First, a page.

Mercedes CLA review - MPG, CO2 and running costs
A wide range of engines means there’s a balance of performance and economy to suit most buyers
As with most Mercedes models, there’s a large range of engines to choose from when ordering a CLA. The overwhelming majority of these are petrol engines; 1.3 and 2.0-litre units with a variety of outputs. Economy is reasonable across the board, but it’s the CLA 220d diesel that’s the best choice of the fossil fuel versions, if low running costs are your primary concern.
However, the top performer across the range for economy is the 250 e plug-in hybrid. Mercedes claims that, with regular charging, the 250 e is capable of returning up to 282.5mpg on the combined cycle. It also has an all-electric range of up to 44 miles, with a top speed then limited to 87mph.
The CLA 220d is the only diesel in the range, at least for now. In Coupe form it returns 53.3-57.7mpg, depending on trim – more or less on par with the BMW 220d Gran Coupe’s 53.3-56.5mpg. The Mercedes emits 114g/km in AMG Line trim, which will equate to a 26% Benefit in Kind (BiK) charge for company car buyers – again, more or less on par with its BMW rival.
The CLA 180 and CLA 200 are simultaneously the most efficient petrol-powered models in the range; each uses the same 1.3-litre four-cylinder engine, tuned to 136 and 163 respectively, but economy and emissions are identical: 42.8-47.9mpg and 126g/km of CO2. Each commands a 29 per cent BiK charge.
The lower-powered 2.0-litre doesn’t lag too far behind with its 38.7-42.2mpg and 138g/km of CO2 (equating to a 31 per cent BiK rate), but adding the optional 4MATIC four wheel drive system will see these figures drop to 36.7-40.4mpg and 148g/km respectively. Opt for the more powerful, front-drive-only CLA 250 and efficiency takes a further drop, although its 38.7-42.2mpg and 138g/km of CO2 are not terrible given the performance on offer.
Opting for either AMG model means sacrificing economy in the name of performance. The Mercedes-AMG CLA 35 4MATIC returns 34.9-36.7mpg and emits 164g/km, enough for a 36 per cent BiK rate. These figures aren’t terrible for such a potent hot hatch, however. The full-fat AMG 45 S 4MATIC+ is even more powerful and so returns 33.2-33.6mpg, with a hefty 189g/km equating to the maximum 37% BiK charge.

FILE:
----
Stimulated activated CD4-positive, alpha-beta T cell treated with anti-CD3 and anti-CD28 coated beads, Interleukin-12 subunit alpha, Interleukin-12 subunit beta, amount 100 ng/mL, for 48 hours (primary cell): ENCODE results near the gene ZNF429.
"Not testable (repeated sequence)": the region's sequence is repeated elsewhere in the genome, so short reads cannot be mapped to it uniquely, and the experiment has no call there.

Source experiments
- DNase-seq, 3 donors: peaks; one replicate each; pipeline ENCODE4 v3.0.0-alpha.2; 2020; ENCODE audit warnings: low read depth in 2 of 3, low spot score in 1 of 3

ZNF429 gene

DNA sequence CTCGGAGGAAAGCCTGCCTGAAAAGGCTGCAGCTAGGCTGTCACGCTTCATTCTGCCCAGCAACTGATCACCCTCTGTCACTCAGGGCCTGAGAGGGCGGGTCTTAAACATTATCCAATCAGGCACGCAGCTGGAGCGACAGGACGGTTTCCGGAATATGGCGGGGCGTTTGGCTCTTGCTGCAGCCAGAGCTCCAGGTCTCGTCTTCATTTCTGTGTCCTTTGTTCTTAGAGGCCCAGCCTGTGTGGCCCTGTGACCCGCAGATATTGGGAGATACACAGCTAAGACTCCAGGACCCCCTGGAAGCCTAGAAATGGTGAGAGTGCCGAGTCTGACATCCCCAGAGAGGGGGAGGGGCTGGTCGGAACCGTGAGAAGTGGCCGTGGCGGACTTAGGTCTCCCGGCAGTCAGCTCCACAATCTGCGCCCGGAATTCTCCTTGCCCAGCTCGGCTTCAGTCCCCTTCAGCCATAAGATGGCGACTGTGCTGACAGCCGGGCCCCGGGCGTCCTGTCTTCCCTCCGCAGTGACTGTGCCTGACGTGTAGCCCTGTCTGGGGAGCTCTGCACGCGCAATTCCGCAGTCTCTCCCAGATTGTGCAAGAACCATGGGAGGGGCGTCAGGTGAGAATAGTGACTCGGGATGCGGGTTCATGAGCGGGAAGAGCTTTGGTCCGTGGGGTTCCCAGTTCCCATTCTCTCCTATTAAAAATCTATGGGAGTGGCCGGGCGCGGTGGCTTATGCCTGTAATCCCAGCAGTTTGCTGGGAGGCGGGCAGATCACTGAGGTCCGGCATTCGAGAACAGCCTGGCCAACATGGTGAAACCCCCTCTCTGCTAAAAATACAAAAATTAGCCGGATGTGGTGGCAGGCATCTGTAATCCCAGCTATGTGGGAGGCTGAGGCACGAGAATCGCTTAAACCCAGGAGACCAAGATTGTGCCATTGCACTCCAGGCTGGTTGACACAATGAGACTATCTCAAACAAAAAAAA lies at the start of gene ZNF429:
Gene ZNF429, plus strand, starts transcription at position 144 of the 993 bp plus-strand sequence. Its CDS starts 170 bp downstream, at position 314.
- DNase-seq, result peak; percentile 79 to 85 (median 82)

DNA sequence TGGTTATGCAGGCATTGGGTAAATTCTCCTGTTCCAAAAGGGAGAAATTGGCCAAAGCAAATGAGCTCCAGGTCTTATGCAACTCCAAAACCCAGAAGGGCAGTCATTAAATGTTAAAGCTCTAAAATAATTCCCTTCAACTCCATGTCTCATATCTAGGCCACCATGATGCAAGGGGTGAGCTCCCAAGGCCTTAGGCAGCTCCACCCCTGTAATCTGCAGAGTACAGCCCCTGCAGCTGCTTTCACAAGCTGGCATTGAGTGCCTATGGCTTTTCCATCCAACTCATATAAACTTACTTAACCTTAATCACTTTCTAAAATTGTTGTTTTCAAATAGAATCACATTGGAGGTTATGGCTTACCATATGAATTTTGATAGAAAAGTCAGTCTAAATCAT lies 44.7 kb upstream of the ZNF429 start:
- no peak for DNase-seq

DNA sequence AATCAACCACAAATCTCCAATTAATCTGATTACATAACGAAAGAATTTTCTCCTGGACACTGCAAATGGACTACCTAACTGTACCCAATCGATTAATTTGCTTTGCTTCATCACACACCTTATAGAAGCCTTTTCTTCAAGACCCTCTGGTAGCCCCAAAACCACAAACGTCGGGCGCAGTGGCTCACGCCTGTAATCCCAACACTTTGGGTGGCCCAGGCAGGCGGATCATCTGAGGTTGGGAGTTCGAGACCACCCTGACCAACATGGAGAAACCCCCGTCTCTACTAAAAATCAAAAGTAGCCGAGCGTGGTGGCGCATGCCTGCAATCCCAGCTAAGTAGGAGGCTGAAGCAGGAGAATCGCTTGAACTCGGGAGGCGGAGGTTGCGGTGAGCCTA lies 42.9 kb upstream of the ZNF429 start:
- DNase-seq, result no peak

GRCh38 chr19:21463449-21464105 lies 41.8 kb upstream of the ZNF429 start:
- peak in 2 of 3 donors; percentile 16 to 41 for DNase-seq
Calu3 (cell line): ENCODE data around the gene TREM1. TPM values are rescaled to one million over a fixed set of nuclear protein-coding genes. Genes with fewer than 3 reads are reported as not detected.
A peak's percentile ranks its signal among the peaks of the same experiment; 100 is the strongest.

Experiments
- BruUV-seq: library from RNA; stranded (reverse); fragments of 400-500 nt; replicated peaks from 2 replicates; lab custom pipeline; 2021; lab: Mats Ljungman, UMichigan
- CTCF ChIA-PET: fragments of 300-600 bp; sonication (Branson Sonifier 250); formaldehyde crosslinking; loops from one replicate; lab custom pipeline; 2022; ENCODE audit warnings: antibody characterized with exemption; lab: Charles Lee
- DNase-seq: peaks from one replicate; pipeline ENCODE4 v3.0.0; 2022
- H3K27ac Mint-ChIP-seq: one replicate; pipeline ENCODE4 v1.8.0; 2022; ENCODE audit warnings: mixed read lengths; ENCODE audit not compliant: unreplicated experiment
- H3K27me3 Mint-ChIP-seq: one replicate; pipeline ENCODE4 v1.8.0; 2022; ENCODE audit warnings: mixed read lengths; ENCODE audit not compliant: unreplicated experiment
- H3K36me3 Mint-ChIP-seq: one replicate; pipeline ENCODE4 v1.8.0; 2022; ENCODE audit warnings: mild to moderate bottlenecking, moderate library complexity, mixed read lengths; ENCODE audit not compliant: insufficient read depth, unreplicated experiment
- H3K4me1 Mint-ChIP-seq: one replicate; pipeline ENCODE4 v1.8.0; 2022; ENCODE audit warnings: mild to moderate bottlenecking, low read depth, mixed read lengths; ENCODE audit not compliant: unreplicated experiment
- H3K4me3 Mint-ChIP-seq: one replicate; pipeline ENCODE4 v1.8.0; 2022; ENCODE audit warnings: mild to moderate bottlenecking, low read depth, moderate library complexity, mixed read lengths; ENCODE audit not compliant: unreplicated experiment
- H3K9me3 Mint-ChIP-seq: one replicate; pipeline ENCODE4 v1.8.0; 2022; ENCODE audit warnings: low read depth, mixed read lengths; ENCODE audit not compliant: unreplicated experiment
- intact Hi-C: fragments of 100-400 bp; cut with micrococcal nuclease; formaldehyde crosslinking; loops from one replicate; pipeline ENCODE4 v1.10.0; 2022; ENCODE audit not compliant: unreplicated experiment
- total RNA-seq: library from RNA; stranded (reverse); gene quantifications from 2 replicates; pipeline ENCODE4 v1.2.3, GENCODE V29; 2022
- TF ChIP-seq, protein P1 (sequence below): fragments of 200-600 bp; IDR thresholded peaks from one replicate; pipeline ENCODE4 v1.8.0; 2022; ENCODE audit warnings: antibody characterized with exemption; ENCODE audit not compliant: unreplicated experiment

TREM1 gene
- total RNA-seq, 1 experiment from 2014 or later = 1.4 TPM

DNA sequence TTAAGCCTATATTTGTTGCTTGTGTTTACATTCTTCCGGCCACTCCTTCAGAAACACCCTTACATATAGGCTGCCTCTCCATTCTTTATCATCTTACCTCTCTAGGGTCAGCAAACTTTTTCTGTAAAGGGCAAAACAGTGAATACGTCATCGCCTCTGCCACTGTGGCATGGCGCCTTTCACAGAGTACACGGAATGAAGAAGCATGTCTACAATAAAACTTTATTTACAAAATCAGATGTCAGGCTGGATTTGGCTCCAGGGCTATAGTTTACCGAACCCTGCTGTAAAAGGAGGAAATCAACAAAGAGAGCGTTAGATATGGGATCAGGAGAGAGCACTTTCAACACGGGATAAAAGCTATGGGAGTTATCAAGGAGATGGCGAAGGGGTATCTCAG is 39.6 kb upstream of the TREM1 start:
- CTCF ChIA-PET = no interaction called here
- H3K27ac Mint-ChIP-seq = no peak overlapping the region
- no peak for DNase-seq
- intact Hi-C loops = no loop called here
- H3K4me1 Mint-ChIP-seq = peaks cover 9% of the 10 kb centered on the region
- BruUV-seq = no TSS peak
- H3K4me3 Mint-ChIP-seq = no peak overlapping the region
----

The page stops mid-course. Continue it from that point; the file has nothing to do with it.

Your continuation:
The Shooting Brake versions of each of these is marginally less efficient, with CO2 emissions and therefore BiK ratings rising ever so slightly for most engines. Claimed fuel economy also takes a slight hit, but the differences in actual use will be marginal.
It pays to note that while prices start below the £40,000 VED surcharge threshold, some CLA models will breach it with a few options added and yearly payments will increase drastically.
The CLA roughly occupies insurance groups 27 to 43 depending on which model you choose; the CLA 180 petrol is the cheapest to insure and the AMG models are the most expensive. The CLA Shooting Brake sits roughly within groups 26 to 39.
According to our experts the CLA Coupe will retain up to 45% of its value after 36,000 miles and 36 months come trade-in time; the Shooting Brake should keep around 48% over the same period.
In this review
- 1Mercedes CLA reviewThe Mercedes CLA is the best-looking, best-driving version of the A-Class family – but outright practicality is sacrificed
- 2Engines, performance and driveThe Mercedes CLA uses a wider track than the A-Class, but the differences to the car’s handling are marginal
- 3MPG, CO2 and Running Costs - currently readingA wide range of engines means there’s a balance of performance and economy to suit most buyers
- 4Interior, design and technologyThe latest Mercedes CLA sets a high benchmark for interior tech, fit and finish
- 5Practicality, comfort and boot spaceThe CLA Coupe is a little more compromised than its hatchback and Saloon siblings; choose the Shooting Brake if you need space
- 6Reliability and SafetyReliability and safety are largely untested, but the CLA is packed with clever safety kit